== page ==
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The Star Ferry pier at Tsim Sha Tsui in Hong Kong. With the local dollar pegged to the US dollar, a Fed rate hike is expected to push the city’s commercial banks to increase their prime rates this month. Photo: AFP

Home prices poised to fall in Hong Kong, Australia, Canada, France and the US as global central banks raise interest rates

  • Home prices may decline by 12 per cent in Canada, 9 per cent in France and 3 per cent in the United States over the next two years, Goldman Sachs said
  • Hong Kong home prices will fall by as much as 8 per cent, while transactions are likely to slump by 35 per cent for the whole year, said Cushman & Wakefield

Farrah Gutierrez, a 45-year-old working mother of two, and her husband Angelo Gutierrez wanted to purchase a home in Vancouver, after moving from Winnipeg.

The Philippine native and her family settled in Canada in 2018, but initially lived in Winnipeg for three years before deciding that Vancouver was a better fit for the family. Their timing, however, was not ideal.

“In Winnipeg, we could buy a decent home for C$300,000 (US$227,406), but here in Vancouver a similar property would cost us C$1.7 million. With mortgage rates rising plus inflation, we need time to realise our dream of owning a home,” she said.

Gutierrez is not alone. Across the world, monetary authorities are confronting rising consumer prices by raising interest rates, constricting consumers’ ability to make purchases, including those involving homes, to cool prices.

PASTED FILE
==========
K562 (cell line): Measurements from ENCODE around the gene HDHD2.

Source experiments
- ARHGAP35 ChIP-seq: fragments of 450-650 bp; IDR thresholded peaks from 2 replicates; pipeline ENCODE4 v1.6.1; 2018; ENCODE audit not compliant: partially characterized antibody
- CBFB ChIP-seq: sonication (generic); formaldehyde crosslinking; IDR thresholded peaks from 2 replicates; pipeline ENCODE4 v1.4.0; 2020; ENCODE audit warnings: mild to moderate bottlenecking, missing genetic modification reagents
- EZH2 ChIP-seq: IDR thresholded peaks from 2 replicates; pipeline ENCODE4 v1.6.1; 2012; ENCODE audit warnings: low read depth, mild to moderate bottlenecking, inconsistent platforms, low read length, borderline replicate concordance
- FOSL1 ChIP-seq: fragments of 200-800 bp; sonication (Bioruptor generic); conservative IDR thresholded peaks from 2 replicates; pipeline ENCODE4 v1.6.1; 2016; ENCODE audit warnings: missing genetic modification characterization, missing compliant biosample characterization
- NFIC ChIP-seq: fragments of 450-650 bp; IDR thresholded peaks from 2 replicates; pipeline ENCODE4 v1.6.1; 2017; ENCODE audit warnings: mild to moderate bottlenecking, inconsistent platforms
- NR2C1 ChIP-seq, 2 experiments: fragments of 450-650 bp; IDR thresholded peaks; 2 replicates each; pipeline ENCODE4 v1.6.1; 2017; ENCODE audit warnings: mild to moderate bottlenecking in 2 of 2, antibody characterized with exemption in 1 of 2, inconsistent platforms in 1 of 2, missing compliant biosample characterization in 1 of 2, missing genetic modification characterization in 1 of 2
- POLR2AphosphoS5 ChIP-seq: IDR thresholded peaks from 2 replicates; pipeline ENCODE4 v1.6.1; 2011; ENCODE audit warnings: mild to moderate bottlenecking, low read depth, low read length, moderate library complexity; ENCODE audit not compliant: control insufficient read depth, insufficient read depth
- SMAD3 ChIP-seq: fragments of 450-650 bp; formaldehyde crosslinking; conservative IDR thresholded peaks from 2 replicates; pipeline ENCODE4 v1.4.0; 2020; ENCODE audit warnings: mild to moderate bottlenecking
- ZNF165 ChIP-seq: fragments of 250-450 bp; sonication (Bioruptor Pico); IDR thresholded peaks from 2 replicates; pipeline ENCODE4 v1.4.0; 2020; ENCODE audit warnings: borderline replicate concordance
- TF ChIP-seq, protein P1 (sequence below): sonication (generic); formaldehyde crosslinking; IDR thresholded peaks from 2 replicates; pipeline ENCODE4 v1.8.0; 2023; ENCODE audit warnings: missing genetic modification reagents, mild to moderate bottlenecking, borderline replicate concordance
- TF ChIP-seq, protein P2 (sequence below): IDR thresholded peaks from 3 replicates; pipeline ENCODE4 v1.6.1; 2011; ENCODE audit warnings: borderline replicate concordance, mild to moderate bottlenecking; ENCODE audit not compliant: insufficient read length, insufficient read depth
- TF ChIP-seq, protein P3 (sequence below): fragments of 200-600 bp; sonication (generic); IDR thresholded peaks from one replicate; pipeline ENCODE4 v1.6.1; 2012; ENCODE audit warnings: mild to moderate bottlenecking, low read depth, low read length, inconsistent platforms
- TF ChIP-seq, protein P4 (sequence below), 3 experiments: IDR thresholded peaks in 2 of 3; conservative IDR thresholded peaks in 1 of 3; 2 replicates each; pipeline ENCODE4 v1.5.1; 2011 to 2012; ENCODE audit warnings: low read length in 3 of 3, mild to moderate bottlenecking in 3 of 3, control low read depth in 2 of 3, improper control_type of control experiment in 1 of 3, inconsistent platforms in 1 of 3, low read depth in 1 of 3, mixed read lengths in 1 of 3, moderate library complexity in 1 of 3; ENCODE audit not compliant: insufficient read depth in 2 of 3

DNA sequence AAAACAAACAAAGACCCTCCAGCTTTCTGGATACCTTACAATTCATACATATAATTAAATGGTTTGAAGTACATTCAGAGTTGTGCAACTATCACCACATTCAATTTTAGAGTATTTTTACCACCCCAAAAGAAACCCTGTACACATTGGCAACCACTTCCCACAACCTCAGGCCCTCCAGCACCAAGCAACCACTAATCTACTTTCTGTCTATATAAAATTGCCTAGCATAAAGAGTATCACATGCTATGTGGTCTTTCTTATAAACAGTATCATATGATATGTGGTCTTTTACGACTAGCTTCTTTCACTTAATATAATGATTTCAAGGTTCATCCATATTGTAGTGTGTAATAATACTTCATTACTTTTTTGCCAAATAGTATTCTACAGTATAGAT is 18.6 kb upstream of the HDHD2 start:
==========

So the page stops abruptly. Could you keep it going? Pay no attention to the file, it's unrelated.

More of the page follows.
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While the effects have been uneven so far, that is unlikely to last as monetary policies continue to tighten. It is just a matter of time before more housing markets start to see declining prices, agents and analysts said.

“Looking ahead, economic headwinds are set to persist. Interest rates are forecast to continue to rise to a peak in 2023, putting further pressure on mortgage affordability and, in turn, on housing markets into next year,” said Paul Tostevin, head of Savills world research. The impact, so far, has mainly been felt in terms of the number of transactions, he added.


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Lower transaction numbers do not bode well for home prices, as a 10 percentage-point slowdown in sales tends to be followed by a 2 percentage-point decline in home prices in around six months, according to a report released in June by Goldman Sachs.

In the second half of the year, the investment bank said prime residential capital values across 30 cities it monitors in major markets are likely to grow 2.2 per cent, slower than the 2.4 per cent recorded in the first half. But a peak-to-trough decline of 12 per cent in Canada, 9 per cent in France and 3 per cent in the United States is likely over the next two years, it added.

Indeed, prices in some countries have started to cool as central banks step up the pace of rate increases.

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The Bank of Canada this month raised interest rates by 0.75 percentage points to 3.25 per cent, making it one of the developed markets’ with the highest rates.

From spring to the end of summer, prices have declined in the Greater Vancouver area, according to Kevin Skipworth, partner at Dexter Realty and Leading Real Estate Companies of the World.